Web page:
Leadership development is not a solo sport.

We cannot shift and change in a silo. We need to involve others in our development, and we also need to join others in action. For example, we can formally help others develop by providing feedback or new perspectives and utilizing coaching skills. Or, we can promote development in informal ways, like being an interrupter. 

An interrupter acts as a clarifying voice in development

An interrupter acts as a clarifying and noticing voice when something is unclear or could be perceived as coming from a reactive place. This can especially be effective in team meetings.

For example, you are in attending an Executive Team meeting. You know that each person has been putting in a ton of effort during this particular stage of the business and are all pretty exhausted. The CEO talks about an initiative she recently launched and says, “I need to make sure you all know this is the top priority.” You notice that the team members nod but their body language shifts. Some people sigh, and their shoulders get tense.

The room’s energy shifts and does not shift into excitement. The CEO is ready to move on to the next topic, but you step in as an interrupter. How?

  • Clarify by asking a question or saying: “Let’s talk about what you expect of this team in making this the top priority.”  
  • Name the energy shift in the room:
    • “When you made your last statement, I felt the energy drain from the room.”
    • “I wonder if we can discuss what is on people’s minds.”
    • “Your statement made me anxious to think about how I will shift from focusing on all of the other top priorities to this new priority. Can we discuss this as a team?”
  • Respectfully call out the unintended impact of the statement: “Are you getting any indications that this isn’t our top priority?”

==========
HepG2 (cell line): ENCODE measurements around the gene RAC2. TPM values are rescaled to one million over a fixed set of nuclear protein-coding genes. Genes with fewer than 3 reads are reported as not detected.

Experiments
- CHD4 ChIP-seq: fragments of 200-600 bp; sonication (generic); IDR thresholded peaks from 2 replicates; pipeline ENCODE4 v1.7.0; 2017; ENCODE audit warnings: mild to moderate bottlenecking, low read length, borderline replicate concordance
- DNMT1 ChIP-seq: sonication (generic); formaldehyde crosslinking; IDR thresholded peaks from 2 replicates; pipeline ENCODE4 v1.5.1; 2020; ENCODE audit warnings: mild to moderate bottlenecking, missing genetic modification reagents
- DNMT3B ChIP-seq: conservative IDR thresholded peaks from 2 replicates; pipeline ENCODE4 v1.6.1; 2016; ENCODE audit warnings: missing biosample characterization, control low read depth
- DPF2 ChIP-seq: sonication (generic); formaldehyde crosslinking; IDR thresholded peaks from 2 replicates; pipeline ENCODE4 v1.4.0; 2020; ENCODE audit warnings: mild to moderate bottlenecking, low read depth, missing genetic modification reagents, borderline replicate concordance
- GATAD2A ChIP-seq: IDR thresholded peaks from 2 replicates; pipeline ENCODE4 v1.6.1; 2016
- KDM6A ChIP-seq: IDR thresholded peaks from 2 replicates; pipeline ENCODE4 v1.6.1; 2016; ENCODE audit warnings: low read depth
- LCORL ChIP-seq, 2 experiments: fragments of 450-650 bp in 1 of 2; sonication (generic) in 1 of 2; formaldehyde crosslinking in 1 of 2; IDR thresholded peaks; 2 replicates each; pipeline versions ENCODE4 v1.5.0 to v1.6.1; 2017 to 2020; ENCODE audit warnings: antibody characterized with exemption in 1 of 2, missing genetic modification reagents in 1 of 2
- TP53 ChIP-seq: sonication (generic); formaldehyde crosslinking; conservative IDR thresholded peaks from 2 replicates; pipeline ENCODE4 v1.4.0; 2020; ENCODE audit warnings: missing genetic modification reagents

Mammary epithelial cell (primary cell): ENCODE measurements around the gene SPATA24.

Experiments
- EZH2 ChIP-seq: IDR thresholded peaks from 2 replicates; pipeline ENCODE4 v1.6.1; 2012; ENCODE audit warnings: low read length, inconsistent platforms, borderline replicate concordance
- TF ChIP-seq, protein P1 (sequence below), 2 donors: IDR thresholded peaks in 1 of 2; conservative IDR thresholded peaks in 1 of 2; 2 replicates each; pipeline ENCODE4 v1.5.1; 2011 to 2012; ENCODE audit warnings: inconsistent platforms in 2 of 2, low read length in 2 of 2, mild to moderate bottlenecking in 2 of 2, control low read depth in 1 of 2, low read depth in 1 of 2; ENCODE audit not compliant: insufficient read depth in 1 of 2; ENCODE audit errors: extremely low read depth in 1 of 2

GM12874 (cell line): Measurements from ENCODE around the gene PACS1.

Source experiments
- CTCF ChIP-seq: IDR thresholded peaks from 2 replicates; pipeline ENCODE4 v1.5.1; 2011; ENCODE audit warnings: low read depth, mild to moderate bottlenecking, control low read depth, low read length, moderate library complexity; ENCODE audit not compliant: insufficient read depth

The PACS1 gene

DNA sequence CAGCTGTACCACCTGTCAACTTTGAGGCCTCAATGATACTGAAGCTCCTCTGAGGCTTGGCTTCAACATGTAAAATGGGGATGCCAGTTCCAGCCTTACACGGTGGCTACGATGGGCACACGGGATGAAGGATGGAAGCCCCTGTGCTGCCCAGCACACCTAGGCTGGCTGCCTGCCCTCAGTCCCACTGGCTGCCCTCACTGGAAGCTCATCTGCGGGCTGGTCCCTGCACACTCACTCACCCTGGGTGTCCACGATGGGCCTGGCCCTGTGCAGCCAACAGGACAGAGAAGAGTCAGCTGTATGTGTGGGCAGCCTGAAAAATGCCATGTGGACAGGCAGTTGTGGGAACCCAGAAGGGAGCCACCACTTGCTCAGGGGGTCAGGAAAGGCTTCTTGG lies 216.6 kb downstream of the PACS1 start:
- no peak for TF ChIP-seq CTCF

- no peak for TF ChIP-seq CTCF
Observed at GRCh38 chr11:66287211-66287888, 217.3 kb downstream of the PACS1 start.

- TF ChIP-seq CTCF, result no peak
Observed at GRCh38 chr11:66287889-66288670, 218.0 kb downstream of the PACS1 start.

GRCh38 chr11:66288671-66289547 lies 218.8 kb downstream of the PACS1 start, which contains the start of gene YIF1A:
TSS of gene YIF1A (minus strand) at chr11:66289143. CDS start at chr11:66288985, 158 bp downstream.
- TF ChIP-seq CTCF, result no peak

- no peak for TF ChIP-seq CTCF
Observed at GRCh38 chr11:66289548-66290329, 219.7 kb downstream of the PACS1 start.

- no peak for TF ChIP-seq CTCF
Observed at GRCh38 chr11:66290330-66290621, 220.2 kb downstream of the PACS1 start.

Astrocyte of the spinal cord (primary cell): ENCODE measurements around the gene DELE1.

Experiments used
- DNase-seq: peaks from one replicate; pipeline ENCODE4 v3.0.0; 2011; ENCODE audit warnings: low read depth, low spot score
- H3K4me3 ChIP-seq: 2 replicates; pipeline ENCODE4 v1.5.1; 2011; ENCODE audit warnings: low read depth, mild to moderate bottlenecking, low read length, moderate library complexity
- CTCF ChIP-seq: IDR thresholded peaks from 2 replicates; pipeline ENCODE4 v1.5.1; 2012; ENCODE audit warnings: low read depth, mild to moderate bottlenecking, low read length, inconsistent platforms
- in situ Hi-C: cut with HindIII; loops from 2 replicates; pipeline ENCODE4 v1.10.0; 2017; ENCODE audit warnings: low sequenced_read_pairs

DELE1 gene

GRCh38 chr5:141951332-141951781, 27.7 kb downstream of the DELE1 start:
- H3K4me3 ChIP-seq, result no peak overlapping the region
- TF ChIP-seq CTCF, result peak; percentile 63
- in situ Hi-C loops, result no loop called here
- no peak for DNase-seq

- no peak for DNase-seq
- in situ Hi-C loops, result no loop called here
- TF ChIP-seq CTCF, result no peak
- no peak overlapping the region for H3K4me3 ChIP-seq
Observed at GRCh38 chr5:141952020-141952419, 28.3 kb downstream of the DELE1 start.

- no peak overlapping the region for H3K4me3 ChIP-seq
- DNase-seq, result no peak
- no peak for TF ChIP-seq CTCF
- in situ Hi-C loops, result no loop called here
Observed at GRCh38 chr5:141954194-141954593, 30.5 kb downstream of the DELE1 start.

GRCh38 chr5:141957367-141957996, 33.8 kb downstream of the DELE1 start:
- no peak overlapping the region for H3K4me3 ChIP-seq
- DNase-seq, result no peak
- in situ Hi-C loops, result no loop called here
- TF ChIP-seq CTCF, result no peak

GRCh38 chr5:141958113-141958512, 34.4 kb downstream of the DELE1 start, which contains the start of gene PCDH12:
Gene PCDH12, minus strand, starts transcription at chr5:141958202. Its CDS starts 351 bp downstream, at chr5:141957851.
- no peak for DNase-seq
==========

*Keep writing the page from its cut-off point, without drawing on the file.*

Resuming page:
A respectful interrupter can be beneficial

The benefits of being a respectful interrupter can have many positive impacts on the team. You can clarify expectations and meanings behind words/sentences. 

  • This saves countless hours of wasted energy on wondering what was meant by a statement or what the call to action meant. 
  • It also saves the energy spent on the ‘meetings after the meetings’ that will inevitably happen because people will want to discuss the possible meanings behind the statement. 
  • It saves stress on individuals because they will have a straightforward course of action and let go of any unnecessary worry and unproductive tasks. 
  • Your actions also help that leader with their development: to think through their statements’ impact, clarify expectations, and notice energy shifts in people and the room before moving forward. 
  • You may bring about or reinforce a culture of healthy conflict, where there are no ‘untouchable’ topics and items that can be addressed respectfully in the meeting.

Psychological Safety

Of course, being an interrupter requires psychological safety. Hopefully, trust has been built within your team, and they will quickly understand the benefits of an interrupter.

From my work with executives, I know this is only sometimes the case. If psychological safety isn’t developed in your team, it is an area that requires some effort, and the work is well worth the time and energy. 

Being an interrupter requires attending and participating in meetings using multiple lenses. The lens of the interrupter focuses on the best interests of the team. The interrupter knows that clarifying messages can be a game changer regarding time, productivity, energy, and stress reduction.